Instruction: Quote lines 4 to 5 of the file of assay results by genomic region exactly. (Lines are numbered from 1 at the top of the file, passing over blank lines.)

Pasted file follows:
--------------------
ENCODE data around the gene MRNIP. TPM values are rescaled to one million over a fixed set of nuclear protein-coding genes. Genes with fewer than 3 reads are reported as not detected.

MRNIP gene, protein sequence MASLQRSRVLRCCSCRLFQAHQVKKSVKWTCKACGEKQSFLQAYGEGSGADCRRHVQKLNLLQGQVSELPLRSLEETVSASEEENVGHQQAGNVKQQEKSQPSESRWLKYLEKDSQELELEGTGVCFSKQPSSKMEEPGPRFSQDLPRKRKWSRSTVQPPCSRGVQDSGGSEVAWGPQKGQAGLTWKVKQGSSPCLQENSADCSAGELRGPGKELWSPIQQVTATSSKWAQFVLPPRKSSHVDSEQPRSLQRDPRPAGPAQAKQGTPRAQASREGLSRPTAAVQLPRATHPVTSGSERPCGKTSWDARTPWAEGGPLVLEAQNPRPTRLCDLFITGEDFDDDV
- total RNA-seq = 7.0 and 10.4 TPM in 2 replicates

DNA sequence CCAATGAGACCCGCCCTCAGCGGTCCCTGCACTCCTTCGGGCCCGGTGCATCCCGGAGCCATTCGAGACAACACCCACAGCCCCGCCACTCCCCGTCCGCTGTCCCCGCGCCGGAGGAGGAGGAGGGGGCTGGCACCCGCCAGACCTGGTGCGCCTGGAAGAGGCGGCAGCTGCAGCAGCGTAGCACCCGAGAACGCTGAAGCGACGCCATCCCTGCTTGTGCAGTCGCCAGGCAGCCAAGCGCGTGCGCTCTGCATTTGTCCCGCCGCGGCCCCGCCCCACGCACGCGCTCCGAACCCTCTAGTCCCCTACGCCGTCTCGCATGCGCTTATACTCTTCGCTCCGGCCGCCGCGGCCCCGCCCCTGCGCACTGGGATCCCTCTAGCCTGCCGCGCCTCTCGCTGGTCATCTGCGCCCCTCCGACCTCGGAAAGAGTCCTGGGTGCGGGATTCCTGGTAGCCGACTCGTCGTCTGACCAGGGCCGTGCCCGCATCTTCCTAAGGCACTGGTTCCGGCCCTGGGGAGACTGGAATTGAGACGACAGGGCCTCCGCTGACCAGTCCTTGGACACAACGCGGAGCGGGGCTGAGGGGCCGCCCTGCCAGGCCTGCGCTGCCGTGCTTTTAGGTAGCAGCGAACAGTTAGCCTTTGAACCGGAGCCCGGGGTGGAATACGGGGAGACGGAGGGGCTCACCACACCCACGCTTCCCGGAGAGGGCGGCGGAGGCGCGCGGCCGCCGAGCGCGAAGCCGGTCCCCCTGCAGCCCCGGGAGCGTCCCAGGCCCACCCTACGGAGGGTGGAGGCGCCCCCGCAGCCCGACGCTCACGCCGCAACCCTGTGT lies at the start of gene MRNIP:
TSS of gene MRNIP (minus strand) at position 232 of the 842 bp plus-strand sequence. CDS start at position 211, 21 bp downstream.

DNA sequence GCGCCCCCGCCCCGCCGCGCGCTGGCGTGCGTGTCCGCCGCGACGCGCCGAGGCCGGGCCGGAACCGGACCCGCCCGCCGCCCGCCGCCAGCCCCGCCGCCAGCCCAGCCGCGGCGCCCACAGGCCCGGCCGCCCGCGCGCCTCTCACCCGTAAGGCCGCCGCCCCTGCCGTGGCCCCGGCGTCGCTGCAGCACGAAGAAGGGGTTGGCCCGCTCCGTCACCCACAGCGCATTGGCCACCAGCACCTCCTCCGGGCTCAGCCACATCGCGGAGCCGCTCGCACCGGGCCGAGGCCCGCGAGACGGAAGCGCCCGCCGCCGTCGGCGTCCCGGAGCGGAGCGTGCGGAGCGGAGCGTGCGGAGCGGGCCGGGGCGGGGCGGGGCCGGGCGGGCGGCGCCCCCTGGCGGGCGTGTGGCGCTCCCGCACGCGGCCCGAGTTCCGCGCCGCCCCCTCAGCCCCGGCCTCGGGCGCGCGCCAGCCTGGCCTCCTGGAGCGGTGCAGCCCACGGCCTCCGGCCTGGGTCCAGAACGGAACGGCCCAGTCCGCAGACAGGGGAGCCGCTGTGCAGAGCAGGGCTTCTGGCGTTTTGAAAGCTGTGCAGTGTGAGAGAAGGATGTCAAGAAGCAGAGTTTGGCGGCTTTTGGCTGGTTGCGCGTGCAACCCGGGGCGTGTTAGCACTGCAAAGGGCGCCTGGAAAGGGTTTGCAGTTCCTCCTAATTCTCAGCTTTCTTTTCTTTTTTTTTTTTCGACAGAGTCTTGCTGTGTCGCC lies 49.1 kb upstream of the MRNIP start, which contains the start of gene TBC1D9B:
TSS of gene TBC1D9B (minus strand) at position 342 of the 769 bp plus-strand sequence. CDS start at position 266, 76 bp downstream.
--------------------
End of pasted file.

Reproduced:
DNA sequence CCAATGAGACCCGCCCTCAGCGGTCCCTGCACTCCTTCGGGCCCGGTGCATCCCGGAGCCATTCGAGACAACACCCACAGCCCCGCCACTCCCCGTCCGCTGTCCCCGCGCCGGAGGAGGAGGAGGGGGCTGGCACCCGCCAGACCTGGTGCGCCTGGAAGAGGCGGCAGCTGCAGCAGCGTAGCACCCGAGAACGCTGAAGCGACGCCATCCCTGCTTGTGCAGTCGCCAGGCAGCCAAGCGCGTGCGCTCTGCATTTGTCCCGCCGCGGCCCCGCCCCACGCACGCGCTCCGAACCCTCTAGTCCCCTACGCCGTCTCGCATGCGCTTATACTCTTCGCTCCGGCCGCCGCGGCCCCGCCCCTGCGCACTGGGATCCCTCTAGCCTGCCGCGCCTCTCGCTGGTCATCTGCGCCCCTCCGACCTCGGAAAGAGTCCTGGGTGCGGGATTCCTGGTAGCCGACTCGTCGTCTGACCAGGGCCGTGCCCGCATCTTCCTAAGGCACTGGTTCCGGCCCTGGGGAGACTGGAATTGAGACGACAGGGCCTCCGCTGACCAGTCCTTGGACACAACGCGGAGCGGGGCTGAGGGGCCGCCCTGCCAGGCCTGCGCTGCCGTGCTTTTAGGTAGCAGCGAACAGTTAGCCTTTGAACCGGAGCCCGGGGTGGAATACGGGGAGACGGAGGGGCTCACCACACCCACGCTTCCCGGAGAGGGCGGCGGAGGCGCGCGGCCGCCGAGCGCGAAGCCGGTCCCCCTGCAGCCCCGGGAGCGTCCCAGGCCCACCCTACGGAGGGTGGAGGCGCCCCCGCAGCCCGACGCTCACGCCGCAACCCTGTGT lies at the start of gene MRNIP:
TSS of gene MRNIP (minus strand) at position 232 of the 842 bp plus-strand sequence. CDS start at position 211, 21 bp downstream.